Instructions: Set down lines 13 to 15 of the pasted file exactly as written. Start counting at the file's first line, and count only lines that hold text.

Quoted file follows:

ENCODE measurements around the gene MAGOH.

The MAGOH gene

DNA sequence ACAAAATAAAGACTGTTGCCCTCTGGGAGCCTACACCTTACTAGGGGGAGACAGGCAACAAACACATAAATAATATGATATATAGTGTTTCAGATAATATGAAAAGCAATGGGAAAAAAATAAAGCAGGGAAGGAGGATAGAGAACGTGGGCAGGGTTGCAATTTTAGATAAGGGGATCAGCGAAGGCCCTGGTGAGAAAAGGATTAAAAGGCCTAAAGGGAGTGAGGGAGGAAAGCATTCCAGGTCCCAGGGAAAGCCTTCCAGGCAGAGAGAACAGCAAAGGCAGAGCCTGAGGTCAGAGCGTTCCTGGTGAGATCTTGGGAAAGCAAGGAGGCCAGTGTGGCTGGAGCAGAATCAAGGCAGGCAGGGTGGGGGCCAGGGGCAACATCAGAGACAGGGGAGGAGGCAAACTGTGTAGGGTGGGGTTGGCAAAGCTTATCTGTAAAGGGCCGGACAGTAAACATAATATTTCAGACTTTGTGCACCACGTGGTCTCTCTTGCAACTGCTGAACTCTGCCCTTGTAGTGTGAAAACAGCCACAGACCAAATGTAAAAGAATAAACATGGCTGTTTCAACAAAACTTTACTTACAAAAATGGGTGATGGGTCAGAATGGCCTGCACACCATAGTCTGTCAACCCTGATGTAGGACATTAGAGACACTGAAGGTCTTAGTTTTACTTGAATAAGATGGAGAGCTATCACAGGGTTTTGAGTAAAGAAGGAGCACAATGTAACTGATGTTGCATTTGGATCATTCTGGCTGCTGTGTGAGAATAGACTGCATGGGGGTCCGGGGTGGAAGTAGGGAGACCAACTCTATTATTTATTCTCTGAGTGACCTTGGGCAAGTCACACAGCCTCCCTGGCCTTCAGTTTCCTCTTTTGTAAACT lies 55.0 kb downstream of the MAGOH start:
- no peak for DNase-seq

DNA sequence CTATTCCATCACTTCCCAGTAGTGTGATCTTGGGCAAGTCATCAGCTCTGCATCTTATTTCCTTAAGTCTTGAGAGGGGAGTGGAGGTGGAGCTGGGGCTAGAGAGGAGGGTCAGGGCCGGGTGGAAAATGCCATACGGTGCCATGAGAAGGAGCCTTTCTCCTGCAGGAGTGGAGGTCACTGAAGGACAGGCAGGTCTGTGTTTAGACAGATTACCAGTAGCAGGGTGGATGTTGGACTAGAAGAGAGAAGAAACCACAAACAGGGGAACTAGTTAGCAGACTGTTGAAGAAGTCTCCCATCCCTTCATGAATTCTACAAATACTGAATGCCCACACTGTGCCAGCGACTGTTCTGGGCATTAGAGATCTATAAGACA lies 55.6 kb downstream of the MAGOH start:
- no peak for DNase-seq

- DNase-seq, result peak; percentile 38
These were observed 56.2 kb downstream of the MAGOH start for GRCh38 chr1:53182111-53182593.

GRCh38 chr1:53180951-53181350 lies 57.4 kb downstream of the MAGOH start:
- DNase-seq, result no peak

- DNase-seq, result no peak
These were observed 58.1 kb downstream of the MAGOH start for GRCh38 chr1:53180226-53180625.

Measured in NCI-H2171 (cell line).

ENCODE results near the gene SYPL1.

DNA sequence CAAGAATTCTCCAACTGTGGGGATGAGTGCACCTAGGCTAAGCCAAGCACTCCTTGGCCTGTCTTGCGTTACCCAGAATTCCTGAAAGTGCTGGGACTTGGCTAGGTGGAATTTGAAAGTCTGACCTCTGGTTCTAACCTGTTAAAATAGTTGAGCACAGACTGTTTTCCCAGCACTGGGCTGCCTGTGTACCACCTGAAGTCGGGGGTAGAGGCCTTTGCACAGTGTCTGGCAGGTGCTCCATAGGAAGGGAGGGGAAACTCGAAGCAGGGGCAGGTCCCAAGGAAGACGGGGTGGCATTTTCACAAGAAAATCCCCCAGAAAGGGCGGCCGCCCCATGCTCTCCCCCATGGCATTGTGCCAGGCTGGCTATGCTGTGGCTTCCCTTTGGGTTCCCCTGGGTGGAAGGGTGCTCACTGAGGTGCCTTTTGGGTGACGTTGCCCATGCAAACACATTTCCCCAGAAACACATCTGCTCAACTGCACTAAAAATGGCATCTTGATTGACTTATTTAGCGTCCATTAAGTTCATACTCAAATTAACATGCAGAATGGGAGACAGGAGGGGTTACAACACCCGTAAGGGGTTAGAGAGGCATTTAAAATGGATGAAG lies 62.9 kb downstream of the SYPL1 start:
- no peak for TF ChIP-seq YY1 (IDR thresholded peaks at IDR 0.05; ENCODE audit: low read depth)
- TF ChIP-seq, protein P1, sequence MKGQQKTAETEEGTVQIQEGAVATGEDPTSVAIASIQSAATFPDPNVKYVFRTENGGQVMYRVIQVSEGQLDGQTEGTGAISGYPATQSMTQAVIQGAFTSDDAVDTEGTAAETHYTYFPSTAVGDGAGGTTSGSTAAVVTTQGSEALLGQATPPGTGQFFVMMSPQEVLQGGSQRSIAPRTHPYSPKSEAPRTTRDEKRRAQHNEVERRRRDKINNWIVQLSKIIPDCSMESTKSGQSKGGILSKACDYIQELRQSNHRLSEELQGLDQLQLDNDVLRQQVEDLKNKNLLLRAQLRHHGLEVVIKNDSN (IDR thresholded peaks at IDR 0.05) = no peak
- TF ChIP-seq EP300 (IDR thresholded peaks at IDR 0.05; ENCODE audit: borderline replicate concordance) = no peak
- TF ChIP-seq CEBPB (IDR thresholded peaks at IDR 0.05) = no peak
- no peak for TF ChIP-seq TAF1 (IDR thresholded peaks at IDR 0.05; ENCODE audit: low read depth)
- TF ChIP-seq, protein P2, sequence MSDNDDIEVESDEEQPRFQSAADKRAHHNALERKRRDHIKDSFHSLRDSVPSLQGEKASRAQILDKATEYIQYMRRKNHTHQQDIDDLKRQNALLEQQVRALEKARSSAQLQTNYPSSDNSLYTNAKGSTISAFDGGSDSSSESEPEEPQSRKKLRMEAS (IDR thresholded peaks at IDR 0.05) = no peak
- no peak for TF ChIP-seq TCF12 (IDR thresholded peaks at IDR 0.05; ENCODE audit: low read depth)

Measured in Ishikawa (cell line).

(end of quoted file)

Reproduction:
Measured in NCI-H2171 (cell line).

ENCODE results near the gene SYPL1.

DNA sequence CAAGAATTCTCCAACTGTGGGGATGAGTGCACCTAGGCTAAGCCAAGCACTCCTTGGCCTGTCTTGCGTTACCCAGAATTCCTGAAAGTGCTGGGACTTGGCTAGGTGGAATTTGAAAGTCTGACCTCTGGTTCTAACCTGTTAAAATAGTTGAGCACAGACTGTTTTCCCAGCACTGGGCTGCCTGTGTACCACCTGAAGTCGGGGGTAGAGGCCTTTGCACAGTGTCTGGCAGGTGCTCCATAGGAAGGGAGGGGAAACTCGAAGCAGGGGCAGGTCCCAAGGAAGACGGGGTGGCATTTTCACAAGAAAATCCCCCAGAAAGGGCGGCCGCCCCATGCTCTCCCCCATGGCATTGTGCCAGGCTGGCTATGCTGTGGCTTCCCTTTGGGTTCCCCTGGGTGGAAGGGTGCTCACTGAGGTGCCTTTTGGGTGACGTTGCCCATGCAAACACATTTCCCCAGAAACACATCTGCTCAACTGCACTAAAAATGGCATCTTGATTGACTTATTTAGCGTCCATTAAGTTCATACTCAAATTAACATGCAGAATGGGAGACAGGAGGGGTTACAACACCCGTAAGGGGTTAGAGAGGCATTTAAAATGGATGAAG lies 62.9 kb downstream of the SYPL1 start: